UL Benchmarks - PCMark and 3DMark

This section deals with a couple of UL Futuremark benchmarks - PCMark 10 and 3DMark. While PCMark evaluates the system as a whole, 3DMark focuses on the graphics capabilities with emphasis on gaming workloads.

PCMark 10

UL's PCMark 10 evaluates computing systems for various usage scenarios (generic / essential tasks such as web browsing and starting up applications, productivity tasks such as editing spreadsheets and documents, gaming, and digital content creation). We benchmarked select PCs with the PCMark 10 Extended profile and recorded the scores for various scenarios. These scores are heavily influenced by the CPU and GPU in the system, though the RAM and storage device also play a part. The power plan was set to Balanced for all the PCs while processing the PCMark 10 benchmark.

Futuremark PCMark 10 - Essentials

Futuremark PCMark 10 - Productivity

Futuremark PCMark 10 - Gaming

Futuremark PCMark 10 - Digital Content Creation

Futuremark PCMark 10 - Extended


UL's 3DMark comes with a diverse set of graphics workloads that target different Direct3D feature levels. Correspondingly, the rendering resolutions are also different. We use 3DMark 2.4.4264 to get an idea of the graphics capabilities of the system. In this section, we take a look at the performance of the Intel NUC11BTMi9 (Beast Canyon) across the different 3DMark workloads.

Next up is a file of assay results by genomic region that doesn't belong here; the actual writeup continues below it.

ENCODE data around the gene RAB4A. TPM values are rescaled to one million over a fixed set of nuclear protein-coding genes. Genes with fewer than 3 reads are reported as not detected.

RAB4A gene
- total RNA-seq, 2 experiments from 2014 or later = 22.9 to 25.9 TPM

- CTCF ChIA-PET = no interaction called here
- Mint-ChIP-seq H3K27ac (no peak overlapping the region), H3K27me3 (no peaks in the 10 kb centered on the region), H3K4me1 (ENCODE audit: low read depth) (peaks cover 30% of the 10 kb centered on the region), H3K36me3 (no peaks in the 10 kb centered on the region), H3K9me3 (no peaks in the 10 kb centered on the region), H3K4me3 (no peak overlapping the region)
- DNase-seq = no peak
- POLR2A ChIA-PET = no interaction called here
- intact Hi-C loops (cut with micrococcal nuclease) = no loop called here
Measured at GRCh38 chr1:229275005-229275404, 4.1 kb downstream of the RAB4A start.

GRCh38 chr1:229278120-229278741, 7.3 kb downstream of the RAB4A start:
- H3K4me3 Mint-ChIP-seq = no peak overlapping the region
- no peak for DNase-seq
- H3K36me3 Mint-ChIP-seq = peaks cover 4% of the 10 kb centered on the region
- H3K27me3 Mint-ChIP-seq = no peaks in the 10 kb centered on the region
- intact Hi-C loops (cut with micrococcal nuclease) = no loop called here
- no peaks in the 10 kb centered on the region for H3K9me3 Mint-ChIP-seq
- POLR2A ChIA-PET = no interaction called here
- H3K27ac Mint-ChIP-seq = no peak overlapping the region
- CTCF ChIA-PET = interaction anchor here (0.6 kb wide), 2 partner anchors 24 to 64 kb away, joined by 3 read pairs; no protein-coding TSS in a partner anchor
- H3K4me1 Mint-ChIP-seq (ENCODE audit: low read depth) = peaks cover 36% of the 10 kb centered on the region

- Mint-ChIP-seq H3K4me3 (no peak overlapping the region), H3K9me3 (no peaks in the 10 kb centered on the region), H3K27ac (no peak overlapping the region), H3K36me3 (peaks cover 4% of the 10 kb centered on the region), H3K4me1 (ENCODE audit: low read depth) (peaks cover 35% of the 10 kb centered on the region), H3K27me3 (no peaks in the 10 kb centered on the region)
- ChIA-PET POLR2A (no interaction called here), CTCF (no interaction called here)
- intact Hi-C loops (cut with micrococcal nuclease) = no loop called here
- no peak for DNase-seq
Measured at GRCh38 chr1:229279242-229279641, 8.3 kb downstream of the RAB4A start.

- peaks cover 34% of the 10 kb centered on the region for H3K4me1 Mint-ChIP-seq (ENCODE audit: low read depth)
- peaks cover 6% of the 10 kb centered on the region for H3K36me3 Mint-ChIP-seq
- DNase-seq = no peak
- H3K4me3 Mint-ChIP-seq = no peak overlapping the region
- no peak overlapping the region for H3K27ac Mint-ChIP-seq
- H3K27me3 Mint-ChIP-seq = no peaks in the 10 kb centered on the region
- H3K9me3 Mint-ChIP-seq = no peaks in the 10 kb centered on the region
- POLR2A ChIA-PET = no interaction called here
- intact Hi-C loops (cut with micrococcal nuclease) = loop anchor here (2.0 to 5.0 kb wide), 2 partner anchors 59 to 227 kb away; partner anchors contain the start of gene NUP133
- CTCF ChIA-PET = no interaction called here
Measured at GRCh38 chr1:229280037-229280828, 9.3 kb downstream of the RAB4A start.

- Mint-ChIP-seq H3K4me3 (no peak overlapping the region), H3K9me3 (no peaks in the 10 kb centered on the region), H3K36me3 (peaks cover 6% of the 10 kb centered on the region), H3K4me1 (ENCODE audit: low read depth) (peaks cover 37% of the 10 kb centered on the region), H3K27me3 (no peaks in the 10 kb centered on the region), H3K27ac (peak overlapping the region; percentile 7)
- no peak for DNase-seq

3DMark Ice Storm

This workload has three levels of varying complexity - the vanilla Ice Storm, Ice Storm Unlimited, and Ice Storm Extreme. It is a cross-platform benchmark (which means that the scores can be compared across different tablets and smartphones as well). All three use DirectX 11 (feature level 9) / OpenGL ES 2.0. While the Extreme renders at 1920 x 1080, the other two render at 1280 x 720. The graphs below present the various Ice Storm worloads' numbers for different systems that we have evaluated.

UL 3DMark - Ice Storm Workloads

3DMark Cloud Gate

The Cloud Gate workload is meant for notebooks and typical home PCs, and uses DirectX 11 (feature level 10) to render frames at 1280 x 720. The graph below presents the overall score for the workload across all the systems that are being compared.

UL 3DMark Cloud Gate Score

3DMark Fire Strike

The Fire Strike benchmark has three workloads. The base version is meant for high-performance gaming PCs. Similar to Sky Diver, it uses DirectX 11 (feature level 11) to render frames at 1920 x 1080. The Extreme version targets 1440p gaming requirements, while the Ultra version targets 4K gaming system, and renders at 3840 x 2160. The graph below presents the overall score for the Fire Strike Extreme and Fire Strike Ultra benchmark across all the systems that are being compared.

UL 3DMark - Fire Strike Workloads

3DMark Time Spy

The Time Spy workload has two levels with different complexities. Both use DirectX 12 (feature level 11). However, the plain version targets high-performance gaming PCs with a 2560 x 1440 render resolution, while the Extreme version renders at 3840 x 2160 resolution. The graphs below present both numbers for all the systems that are being compared in this review.

UL 3DMark - Time Spy Workloads

3DMark Night Raid

The Night Raid workload is a DirectX 12 benchmark test. It is less demanding than Time Spy, and is optimized for integrated graphics. The graph below presents the overall score in this workload for different system configurations.